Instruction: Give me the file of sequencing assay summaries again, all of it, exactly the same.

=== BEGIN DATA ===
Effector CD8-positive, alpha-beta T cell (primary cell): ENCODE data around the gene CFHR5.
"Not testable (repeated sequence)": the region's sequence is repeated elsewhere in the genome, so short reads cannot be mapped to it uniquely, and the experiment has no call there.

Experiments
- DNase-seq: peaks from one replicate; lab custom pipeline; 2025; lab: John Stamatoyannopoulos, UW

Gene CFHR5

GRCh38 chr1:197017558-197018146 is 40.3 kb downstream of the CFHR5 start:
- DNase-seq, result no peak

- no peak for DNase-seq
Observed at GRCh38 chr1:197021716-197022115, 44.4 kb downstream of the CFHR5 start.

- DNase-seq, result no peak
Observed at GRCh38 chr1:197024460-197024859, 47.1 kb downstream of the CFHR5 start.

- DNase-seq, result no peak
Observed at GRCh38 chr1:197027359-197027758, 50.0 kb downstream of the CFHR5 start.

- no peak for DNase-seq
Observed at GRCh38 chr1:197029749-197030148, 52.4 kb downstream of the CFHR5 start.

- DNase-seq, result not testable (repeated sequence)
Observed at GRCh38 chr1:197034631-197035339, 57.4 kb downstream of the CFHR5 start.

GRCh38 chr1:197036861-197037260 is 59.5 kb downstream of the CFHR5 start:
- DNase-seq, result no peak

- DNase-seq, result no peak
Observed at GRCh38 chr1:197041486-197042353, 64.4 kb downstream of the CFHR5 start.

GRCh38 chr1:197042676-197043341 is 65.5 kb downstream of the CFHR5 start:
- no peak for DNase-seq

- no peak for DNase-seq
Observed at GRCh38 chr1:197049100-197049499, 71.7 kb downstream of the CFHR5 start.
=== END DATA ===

Effector CD8-positive, alpha-beta T cell (primary cell): ENCODE data around the gene CFHR5.
"Not testable (repeated sequence)": the region's sequence is repeated elsewhere in the genome, so short reads cannot be mapped to it uniquely, and the experiment has no call there.

Experiments
- DNase-seq: peaks from one replicate; lab custom pipeline; 2025; lab: John Stamatoyannopoulos, UW

Gene CFHR5

GRCh38 chr1:197017558-197018146 is 40.3 kb downstream of the CFHR5 start:
- DNase-seq, result no peak

- no peak for DNase-seq
Observed at GRCh38 chr1:197021716-197022115, 44.4 kb downstream of the CFHR5 start.

- DNase-seq, result no peak
Observed at GRCh38 chr1:197024460-197024859, 47.1 kb downstream of the CFHR5 start.

- DNase-seq, result no peak
Observed at GRCh38 chr1:197027359-197027758, 50.0 kb downstream of the CFHR5 start.

- no peak for DNase-seq
Observed at GRCh38 chr1:197029749-197030148, 52.4 kb downstream of the CFHR5 start.

- DNase-seq, result not testable (repeated sequence)
Observed at GRCh38 chr1:197034631-197035339, 57.4 kb downstream of the CFHR5 start.

GRCh38 chr1:197036861-197037260 is 59.5 kb downstream of the CFHR5 start:
- DNase-seq, result no peak

- DNase-seq, result no peak
Observed at GRCh38 chr1:197041486-197042353, 64.4 kb downstream of the CFHR5 start.

GRCh38 chr1:197042676-197043341 is 65.5 kb downstream of the CFHR5 start:
- no peak for DNase-seq

- no peak for DNase-seq
Observed at GRCh38 chr1:197049100-197049499, 71.7 kb downstream of the CFHR5 start.